I have a nice bottle that I put dishwahing liquid in, fill half way, the fill the remaining of the way with water. (Saves $$$)

                                                        When deboning chicken or making wings and you have that little "wing flap" place bone and flap in a zip lock and save to make your own stock ...also save end cuts of your onion and celery for the stock also

                                                        We recently had a big amount of cod fish cake mix and even thought it is made with potatoes we were worried about freezing to save, well we did and when we defrosted all we had to do was drain the mix for about 20 minutes and it was good to go.

                                                        Use coffee grounds for your garden (acid loving plants)

                                                        Left over coffee I pour into a pitcher and place in the fridge for Cold Coffee Coolers!

                                                        You can also use a ice tray for your frozen herbs and just pop a cube out as needed (just mix the herb with a small amount of water)

                                                        1. Though I have pretty much given up on the Dr. Oz show, since there's too much repetition and hype, I paused mid-surf today to watch some viewer tips.

                                                          One was for keeping recipe print-outs or open magazines splash-free and out of the way when cooking. Clip the recipe/magazine into a pants hanger, and hang it from the knob of an upper cabinet.

                                                          Another applied to cooling and freezing containers of solid food. When their consistency allows, make a well in the center of the food, which accelerates cooling even if you don't put a container of ice into the well. Make a well in the food after you place it into a freezer container, too. It will thaw faster and more evenly; ditto for reheating it in the container in the microwave.

                                                          2 Replies
                                                          1. re: greygarious

                                                            That second tip was still rattling around in my brainpan today as I cooked a large amount of leeks and mixed dark greens in my saucier. I wanted to cream them, so it was necessary to cook off most of the exuded liquid. Instead of the usual frequent stirring, I pushed the cooked greens to the perimeter of the saucier, so the liquid all pooled in the middle, in the area of greatest heat, with maximum exposure to the air. The evaporation went considerably faster. Self-administered, metaphorical dope-slap for not having thought of that ages ago.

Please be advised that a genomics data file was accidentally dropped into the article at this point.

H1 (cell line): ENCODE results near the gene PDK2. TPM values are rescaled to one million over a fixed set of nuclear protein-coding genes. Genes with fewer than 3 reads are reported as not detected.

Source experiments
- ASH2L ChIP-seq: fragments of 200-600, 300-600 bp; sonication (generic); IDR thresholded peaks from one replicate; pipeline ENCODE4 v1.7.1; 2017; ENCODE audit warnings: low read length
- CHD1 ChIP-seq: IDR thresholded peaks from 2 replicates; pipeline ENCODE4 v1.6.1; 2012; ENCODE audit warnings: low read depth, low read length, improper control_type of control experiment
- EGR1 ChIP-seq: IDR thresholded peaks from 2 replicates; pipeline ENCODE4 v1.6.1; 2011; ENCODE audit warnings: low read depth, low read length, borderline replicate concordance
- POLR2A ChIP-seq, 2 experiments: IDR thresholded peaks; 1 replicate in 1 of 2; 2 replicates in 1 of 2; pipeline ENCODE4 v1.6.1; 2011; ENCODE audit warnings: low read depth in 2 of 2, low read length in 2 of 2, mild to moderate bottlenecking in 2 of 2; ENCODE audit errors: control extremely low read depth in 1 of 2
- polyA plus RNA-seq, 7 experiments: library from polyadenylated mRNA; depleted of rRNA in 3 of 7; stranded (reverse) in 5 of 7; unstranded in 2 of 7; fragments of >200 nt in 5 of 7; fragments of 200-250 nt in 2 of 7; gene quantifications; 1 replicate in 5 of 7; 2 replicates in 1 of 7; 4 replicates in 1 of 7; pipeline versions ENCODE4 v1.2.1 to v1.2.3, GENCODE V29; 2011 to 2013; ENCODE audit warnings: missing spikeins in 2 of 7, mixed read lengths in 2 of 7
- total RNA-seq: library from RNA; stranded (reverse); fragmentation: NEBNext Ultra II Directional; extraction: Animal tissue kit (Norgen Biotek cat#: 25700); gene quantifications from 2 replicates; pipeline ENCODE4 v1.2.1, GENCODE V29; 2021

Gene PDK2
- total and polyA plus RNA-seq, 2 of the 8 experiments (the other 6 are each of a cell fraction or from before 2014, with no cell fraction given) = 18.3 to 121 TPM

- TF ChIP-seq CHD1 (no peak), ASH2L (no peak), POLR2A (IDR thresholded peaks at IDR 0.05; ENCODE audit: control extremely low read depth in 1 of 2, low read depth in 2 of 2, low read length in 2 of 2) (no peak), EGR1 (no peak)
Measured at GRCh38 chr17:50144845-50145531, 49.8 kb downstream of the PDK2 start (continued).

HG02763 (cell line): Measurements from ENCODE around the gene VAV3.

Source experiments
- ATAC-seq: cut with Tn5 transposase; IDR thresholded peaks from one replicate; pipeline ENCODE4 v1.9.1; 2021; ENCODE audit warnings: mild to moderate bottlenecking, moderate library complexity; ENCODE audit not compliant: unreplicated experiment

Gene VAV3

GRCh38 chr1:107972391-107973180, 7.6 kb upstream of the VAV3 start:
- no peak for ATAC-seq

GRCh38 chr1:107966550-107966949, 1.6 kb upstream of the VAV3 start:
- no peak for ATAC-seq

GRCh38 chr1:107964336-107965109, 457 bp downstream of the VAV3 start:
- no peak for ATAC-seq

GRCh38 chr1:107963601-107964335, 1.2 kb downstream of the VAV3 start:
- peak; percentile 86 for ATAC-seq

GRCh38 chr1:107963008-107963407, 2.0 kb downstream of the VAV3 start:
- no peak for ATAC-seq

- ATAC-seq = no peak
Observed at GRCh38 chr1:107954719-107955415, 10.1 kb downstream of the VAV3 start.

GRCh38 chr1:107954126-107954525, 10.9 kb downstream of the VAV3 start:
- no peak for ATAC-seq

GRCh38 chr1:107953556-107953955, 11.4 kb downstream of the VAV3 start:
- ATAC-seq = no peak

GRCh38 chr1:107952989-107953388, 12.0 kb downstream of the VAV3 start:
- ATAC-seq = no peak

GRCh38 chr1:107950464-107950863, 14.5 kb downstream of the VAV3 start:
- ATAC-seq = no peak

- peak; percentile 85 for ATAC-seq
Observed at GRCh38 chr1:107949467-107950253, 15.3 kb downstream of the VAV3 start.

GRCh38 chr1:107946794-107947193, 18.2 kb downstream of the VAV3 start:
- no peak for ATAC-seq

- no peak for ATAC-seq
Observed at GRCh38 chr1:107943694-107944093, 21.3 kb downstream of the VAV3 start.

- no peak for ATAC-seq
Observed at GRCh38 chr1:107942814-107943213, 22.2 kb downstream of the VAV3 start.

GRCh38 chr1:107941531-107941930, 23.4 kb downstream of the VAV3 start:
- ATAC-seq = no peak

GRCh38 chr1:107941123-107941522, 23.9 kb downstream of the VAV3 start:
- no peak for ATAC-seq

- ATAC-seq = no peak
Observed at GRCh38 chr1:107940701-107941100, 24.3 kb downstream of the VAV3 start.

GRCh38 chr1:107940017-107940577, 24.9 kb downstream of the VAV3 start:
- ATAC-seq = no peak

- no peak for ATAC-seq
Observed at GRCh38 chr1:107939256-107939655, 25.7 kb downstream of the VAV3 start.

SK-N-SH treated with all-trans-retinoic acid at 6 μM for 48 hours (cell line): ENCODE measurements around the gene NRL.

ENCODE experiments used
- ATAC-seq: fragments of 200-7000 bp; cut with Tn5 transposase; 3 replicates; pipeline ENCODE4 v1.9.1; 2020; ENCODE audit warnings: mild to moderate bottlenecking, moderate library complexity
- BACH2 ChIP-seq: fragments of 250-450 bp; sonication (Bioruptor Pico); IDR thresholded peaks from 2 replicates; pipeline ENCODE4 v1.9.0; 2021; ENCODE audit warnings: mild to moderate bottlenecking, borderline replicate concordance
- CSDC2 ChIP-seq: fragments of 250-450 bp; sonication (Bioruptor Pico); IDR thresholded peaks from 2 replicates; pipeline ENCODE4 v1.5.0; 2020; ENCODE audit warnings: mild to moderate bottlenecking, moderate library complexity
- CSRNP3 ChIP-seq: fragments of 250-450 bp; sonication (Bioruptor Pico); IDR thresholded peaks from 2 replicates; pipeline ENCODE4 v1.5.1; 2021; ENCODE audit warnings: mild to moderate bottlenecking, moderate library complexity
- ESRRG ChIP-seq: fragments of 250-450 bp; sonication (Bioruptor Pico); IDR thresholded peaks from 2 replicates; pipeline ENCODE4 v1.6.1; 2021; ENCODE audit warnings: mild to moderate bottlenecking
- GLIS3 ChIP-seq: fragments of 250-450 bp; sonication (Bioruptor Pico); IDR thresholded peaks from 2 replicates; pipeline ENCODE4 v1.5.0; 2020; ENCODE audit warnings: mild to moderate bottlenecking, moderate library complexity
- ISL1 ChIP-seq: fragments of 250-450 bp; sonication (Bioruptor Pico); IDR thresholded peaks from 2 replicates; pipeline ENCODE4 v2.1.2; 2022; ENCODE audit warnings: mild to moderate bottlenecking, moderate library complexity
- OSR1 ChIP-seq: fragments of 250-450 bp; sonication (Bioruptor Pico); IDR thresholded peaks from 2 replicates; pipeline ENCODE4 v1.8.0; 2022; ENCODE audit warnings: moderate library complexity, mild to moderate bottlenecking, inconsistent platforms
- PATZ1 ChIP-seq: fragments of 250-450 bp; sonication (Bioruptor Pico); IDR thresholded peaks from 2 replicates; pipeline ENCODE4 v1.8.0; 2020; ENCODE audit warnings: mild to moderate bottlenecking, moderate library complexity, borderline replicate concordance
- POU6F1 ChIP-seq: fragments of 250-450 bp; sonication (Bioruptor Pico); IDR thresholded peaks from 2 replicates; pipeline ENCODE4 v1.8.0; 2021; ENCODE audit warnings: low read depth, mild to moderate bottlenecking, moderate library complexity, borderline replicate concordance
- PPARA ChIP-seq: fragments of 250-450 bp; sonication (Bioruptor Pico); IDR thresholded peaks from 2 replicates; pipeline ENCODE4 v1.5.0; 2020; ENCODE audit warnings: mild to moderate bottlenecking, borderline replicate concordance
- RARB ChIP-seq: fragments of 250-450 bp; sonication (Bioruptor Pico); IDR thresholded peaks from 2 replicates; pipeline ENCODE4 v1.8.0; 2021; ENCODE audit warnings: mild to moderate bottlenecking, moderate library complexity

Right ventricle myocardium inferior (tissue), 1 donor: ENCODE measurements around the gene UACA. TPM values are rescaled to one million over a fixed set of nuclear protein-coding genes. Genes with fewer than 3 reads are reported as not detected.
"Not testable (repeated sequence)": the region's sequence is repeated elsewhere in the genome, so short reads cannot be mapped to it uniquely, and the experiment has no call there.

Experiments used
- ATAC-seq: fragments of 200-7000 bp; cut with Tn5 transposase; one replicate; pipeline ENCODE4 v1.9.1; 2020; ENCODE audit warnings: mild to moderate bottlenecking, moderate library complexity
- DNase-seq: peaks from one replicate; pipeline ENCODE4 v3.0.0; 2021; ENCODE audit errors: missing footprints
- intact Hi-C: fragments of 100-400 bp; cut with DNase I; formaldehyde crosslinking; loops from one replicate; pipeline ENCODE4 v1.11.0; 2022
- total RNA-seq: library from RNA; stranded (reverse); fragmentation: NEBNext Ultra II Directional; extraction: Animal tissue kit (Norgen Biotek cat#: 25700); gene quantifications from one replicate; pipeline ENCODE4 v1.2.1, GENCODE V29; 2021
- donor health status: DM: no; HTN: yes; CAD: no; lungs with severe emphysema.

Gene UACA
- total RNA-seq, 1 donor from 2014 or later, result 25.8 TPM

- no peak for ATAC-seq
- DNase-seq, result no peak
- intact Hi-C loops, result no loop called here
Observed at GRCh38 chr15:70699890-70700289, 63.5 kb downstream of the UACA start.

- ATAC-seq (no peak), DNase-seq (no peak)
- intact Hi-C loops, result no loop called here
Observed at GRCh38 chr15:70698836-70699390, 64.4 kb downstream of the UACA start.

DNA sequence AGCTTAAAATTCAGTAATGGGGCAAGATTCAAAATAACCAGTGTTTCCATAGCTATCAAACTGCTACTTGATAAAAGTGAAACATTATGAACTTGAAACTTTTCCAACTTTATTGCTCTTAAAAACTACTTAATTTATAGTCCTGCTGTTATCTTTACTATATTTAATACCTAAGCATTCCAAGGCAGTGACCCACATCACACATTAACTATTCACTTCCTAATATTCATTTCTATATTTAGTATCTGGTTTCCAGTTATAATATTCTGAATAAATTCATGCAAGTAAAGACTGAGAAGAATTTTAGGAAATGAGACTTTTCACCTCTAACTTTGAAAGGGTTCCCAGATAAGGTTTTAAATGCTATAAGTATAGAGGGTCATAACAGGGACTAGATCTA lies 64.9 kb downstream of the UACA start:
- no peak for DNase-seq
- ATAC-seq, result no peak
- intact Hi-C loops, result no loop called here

1. re: greygarious

                                                              I might have just drained in a colander/strainer, and frozen the liquid for soup, later.

                                                          2. When I buy a bunch of celery, I wrap it in aluminum foil before storing it in the refrigerator. It lasts much longer this way, for weeks!

                                                            1. My old chain got revived :) !
                                                              Here's another tip for folks with tastes similar to mine anyway. I find bread and butter pickle chips too sweet, but sometimes dill pickles are too sour and I want a hint of sweetness. I end up keeping the dill juice from used up pickle jars and dumping all my hamburger chips into the dill juice after draining them from the liquid they're sold in. A week or so of sitting in their new juice and they have a great sweet-sour taste to them.

                                                              1 Reply
                                                              1. re: sasha1

                                                                Although I love dill pickles as-is, those sound delicious. I've always thought bread and butter were far too sweet, but I'd love to try a hybrid. Someone should market those!

                                                              2. We live in an apartment, and do not have a compost for food waste. But we do have a weekly neighborhood food waste drop. So, at our home, we put food scraps into a reusable container or heavy zip bag, and then, flattened, into the freezer. No smell,no mess; and best of all, less smell for the drop stop attendants, too!

                                                                1. To easily make pulled pork, without a mess, use your Kitchenaid mixer with the paddle attachment. Place chunks of cooked pork shoulder in the mixer and run on low with the paddle attachment. The mixer will knock the pork apart making pulled pork. If the pulled pork is a little dry, add a little broth or water and mix for a few seconds.